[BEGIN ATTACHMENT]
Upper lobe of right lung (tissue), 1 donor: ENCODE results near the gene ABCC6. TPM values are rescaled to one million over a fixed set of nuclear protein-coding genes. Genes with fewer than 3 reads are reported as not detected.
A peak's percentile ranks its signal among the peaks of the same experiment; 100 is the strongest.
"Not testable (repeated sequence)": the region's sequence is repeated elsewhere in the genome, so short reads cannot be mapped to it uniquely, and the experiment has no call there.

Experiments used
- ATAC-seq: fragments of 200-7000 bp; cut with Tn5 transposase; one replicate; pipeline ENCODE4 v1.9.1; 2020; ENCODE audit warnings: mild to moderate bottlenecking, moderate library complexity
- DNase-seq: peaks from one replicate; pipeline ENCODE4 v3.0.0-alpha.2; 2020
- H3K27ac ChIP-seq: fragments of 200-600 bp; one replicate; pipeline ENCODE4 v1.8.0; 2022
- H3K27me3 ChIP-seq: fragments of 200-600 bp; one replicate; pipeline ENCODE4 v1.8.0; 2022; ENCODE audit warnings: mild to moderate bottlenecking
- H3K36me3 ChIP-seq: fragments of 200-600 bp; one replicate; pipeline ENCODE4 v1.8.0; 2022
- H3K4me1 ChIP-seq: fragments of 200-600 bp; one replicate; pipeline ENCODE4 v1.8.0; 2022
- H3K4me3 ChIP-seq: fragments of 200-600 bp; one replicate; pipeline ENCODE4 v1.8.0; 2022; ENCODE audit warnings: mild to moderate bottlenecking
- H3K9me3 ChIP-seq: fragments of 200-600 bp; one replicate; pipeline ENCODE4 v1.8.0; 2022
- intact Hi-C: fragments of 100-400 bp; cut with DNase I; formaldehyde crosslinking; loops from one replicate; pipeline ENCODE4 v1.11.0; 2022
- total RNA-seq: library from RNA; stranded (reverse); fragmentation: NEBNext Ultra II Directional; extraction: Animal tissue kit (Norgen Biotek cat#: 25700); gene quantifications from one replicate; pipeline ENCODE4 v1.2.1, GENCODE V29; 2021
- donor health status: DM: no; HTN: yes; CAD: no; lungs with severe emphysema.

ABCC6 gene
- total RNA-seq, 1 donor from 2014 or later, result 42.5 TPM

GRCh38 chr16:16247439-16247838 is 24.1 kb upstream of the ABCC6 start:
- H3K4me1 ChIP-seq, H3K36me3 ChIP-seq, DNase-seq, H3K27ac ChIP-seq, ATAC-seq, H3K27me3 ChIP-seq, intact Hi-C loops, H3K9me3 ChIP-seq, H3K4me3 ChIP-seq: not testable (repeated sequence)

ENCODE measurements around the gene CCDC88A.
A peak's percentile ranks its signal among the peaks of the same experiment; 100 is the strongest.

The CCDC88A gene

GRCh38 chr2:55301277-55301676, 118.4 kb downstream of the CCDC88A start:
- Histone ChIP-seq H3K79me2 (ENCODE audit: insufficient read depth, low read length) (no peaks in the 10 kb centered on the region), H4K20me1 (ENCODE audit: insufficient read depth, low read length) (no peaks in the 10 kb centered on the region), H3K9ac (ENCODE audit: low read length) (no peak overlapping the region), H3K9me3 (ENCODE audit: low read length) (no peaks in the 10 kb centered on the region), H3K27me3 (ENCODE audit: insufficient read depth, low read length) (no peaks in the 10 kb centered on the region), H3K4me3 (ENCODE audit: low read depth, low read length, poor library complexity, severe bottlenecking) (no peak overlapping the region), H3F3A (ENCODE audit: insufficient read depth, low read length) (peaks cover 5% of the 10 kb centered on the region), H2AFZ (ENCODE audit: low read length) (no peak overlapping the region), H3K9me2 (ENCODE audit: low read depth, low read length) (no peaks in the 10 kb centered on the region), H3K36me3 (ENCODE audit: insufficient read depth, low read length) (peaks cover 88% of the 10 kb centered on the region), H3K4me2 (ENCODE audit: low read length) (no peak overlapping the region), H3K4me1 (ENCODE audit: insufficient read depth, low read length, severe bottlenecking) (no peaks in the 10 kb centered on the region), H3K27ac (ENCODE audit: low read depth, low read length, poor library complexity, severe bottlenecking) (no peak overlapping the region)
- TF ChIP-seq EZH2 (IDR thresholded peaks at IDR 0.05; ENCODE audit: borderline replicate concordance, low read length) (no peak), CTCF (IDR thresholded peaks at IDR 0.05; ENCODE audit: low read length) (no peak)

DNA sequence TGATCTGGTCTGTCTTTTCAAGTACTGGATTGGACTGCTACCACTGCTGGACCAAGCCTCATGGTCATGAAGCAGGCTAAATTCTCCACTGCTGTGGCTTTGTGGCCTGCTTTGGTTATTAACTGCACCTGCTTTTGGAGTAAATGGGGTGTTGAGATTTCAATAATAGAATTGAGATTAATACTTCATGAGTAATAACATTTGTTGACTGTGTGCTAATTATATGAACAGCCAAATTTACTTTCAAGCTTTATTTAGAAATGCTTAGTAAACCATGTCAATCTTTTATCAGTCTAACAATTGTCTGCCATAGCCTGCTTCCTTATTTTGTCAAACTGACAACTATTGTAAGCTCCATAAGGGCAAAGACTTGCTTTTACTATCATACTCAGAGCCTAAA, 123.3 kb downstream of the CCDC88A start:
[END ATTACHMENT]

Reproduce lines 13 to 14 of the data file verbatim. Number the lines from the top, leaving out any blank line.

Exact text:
- intact Hi-C: fragments of 100-400 bp; cut with DNase I; formaldehyde crosslinking; loops from one replicate; pipeline ENCODE4 v1.11.0; 2022
- total RNA-seq: library from RNA; stranded (reverse); fragmentation: NEBNext Ultra II Directional; extraction: Animal tissue kit (Norgen Biotek cat#: 25700); gene quantifications from one replicate; pipeline ENCODE4 v1.2.1, GENCODE V29; 2021